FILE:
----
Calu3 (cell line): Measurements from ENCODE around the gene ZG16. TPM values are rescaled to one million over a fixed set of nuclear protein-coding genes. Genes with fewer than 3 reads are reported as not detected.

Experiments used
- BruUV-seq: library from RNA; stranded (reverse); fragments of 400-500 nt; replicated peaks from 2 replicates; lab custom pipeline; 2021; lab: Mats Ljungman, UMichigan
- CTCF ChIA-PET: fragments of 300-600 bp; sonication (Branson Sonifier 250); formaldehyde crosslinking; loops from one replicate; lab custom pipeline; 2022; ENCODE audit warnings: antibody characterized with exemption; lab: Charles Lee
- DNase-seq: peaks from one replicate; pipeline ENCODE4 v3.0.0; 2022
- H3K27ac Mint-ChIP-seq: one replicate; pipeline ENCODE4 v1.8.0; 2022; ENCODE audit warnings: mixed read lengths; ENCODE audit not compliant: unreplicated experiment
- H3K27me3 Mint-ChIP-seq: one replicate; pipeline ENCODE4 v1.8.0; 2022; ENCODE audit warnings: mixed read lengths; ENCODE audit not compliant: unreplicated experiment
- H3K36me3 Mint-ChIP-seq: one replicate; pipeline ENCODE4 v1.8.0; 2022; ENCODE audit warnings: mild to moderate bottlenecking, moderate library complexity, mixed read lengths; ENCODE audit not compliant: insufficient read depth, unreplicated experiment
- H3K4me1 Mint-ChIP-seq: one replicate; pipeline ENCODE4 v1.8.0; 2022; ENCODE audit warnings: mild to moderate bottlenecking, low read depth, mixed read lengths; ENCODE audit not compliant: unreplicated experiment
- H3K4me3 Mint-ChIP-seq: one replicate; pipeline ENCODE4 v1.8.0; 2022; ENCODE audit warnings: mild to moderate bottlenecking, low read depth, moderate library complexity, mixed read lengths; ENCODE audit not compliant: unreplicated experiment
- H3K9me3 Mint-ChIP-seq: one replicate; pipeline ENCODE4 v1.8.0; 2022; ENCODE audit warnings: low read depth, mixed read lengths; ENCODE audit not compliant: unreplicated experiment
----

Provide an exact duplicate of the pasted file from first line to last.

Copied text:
Calu3 (cell line): Measurements from ENCODE around the gene ZG16. TPM values are rescaled to one million over a fixed set of nuclear protein-coding genes. Genes with fewer than 3 reads are reported as not detected.

Experiments used
- BruUV-seq: library from RNA; stranded (reverse); fragments of 400-500 nt; replicated peaks from 2 replicates; lab custom pipeline; 2021; lab: Mats Ljungman, UMichigan
- CTCF ChIA-PET: fragments of 300-600 bp; sonication (Branson Sonifier 250); formaldehyde crosslinking; loops from one replicate; lab custom pipeline; 2022; ENCODE audit warnings: antibody characterized with exemption; lab: Charles Lee
- DNase-seq: peaks from one replicate; pipeline ENCODE4 v3.0.0; 2022
- H3K27ac Mint-ChIP-seq: one replicate; pipeline ENCODE4 v1.8.0; 2022; ENCODE audit warnings: mixed read lengths; ENCODE audit not compliant: unreplicated experiment
- H3K27me3 Mint-ChIP-seq: one replicate; pipeline ENCODE4 v1.8.0; 2022; ENCODE audit warnings: mixed read lengths; ENCODE audit not compliant: unreplicated experiment
- H3K36me3 Mint-ChIP-seq: one replicate; pipeline ENCODE4 v1.8.0; 2022; ENCODE audit warnings: mild to moderate bottlenecking, moderate library complexity, mixed read lengths; ENCODE audit not compliant: insufficient read depth, unreplicated experiment
- H3K4me1 Mint-ChIP-seq: one replicate; pipeline ENCODE4 v1.8.0; 2022; ENCODE audit warnings: mild to moderate bottlenecking, low read depth, mixed read lengths; ENCODE audit not compliant: unreplicated experiment
- H3K4me3 Mint-ChIP-seq: one replicate; pipeline ENCODE4 v1.8.0; 2022; ENCODE audit warnings: mild to moderate bottlenecking, low read depth, moderate library complexity, mixed read lengths; ENCODE audit not compliant: unreplicated experiment
- H3K9me3 Mint-ChIP-seq: one replicate; pipeline ENCODE4 v1.8.0; 2022; ENCODE audit warnings: low read depth, mixed read lengths; ENCODE audit not compliant: unreplicated experiment